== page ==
John T. Scopes

From Academic Kids

John Thomas Scopes (August 3, 1900October 21, 1970), a biology teacher in Dayton, Tennessee at the age of 24, was charged on May 25, 1925 with violating Tennessee's Butler Act, which prohibited the teaching of evolution in Tennessee schools. He was urged on by friends to teach the theory of evolution after the Tennessee state legislature passed the act. The American Civil Liberties Union (ACLU) announced that it would finance a test case challenging its constitutionality if a Tennessee teacher would deliberately violate the statute.

A group of businessmen in Dayton, Tennessee saw this as an opportunity to get publicity for their city and approached Scopes, who was the high school's football coach and who had substituted for the principal in the school's science class. Scopes pointed out that while the Butler Act prohibited the teaching of evolution, the state required teachers to use the assigned textbook, in this case Hunter's Civic Biology. Scopes argued that teachers were essentially required to break the law. When asked about the test case Scopes told the group gathered in Robinson's Drugstore, "If you can prove that I've taught evolution and that I can qualify as a defendant, then I'll be willing to stand trial."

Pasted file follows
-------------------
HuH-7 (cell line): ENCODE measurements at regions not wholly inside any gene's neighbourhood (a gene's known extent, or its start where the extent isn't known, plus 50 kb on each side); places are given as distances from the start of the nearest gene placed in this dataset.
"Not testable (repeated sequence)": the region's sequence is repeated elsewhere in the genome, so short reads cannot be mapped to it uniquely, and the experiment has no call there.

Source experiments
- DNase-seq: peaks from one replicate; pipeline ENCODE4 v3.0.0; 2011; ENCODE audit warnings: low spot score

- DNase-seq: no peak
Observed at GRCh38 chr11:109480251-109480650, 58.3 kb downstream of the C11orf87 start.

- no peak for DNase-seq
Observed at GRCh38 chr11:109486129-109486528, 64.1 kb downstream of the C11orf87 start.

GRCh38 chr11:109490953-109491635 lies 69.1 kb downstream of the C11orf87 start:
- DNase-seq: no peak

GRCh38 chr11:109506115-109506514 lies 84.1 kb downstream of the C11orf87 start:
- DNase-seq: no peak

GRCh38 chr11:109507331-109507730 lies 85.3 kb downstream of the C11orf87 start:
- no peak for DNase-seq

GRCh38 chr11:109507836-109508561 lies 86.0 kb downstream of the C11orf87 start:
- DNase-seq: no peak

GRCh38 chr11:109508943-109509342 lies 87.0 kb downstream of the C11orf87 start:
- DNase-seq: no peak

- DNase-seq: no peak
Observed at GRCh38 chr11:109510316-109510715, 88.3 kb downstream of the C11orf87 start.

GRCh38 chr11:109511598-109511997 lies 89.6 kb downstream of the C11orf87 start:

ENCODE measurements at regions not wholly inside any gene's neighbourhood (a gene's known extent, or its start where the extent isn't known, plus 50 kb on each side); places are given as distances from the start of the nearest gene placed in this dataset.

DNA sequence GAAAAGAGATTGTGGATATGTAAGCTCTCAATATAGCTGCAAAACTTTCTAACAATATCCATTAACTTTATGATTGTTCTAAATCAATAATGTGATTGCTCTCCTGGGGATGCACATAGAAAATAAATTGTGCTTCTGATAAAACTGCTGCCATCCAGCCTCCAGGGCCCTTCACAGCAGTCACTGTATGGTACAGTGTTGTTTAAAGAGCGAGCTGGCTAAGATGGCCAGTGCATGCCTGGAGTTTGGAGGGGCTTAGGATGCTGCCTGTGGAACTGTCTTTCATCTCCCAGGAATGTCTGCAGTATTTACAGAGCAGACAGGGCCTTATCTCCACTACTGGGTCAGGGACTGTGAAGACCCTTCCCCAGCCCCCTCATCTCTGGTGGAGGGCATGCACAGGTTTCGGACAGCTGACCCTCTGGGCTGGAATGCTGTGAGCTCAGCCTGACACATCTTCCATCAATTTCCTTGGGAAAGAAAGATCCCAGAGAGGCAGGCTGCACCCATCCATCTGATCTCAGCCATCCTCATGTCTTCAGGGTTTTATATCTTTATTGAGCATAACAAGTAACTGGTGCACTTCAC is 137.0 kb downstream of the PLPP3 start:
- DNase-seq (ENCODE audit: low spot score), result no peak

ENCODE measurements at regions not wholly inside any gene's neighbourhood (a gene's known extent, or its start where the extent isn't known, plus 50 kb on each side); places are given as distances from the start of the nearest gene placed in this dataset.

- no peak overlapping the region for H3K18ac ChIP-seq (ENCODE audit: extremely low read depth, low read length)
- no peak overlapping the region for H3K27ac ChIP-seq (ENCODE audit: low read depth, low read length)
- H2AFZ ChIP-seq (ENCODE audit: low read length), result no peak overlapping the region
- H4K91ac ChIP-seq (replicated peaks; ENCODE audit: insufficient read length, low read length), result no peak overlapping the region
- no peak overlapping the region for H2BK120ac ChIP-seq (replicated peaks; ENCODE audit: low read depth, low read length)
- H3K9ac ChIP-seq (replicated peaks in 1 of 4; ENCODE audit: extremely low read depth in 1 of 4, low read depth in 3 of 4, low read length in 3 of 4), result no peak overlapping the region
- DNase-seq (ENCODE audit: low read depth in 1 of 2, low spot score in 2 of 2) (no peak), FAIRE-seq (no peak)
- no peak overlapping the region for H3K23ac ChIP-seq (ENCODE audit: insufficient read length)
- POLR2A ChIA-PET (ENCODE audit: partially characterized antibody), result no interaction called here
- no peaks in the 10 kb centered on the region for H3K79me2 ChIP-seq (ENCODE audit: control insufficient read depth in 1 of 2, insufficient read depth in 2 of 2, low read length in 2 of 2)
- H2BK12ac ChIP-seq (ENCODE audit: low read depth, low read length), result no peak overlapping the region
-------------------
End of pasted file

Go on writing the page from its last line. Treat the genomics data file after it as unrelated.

In the so-called Scopes Monkey Trial, he was defended by Clarence Darrow, Dudley Field Malone, and Arthur Garfield Hays, and prosecuted by Tom Stewart and William Jennings Bryan. Bryan had spoken at Scopes' high school commencement and remembered the defendant laughing while Bryan was giving the address to Scopes' graduating class six years earlier. The case ended with a guilty verdict, and Scopes was given a $100 fine, which Bryan nevertheless offered to pay, but which was later overturned on a technicality.

Ironically, in reality Scopes never taught evolution and was therefore innocent of the crime to which his name is inexorably linked. After the trial Scopes admitted to reporter William K. Hutchinson "I didn't violate the law," explaining he had skipped the evolution lesson and his lawyers had coached his students to go on the stand: the Dayton businessmen had assumed he had violated the law. Hutchinson did not file his story until after the Scopes appeal was decided in 1927. Scopes also admitted the truth to the wife of the Modernist minister Charles Francis Potter. Scopes was not allowed to take the stand at his trial for fear he would reveal his ignorance and turned down a $50,000 offer to lecture on evolution on the vaudeville stage because he did not know enough about the subject.

After the trial, Scopes went to the University of Chicago, where he received a master's degree in geology. After that he was mainly employed by the oil industry, in both the United States and Venezuela. He died at the age of 70, probably from a stroke. He is buried in Oak Grove Cemetery in Paducah, Kentucky.

John Scopes wrote an autobiography entitled Center of the Storm: Memoirs of John T. Scopes. (Henry Holt & Company, Inc.—June 1967), ISBN 0030603404de:John Thomas Scopes it:John T. Scopes


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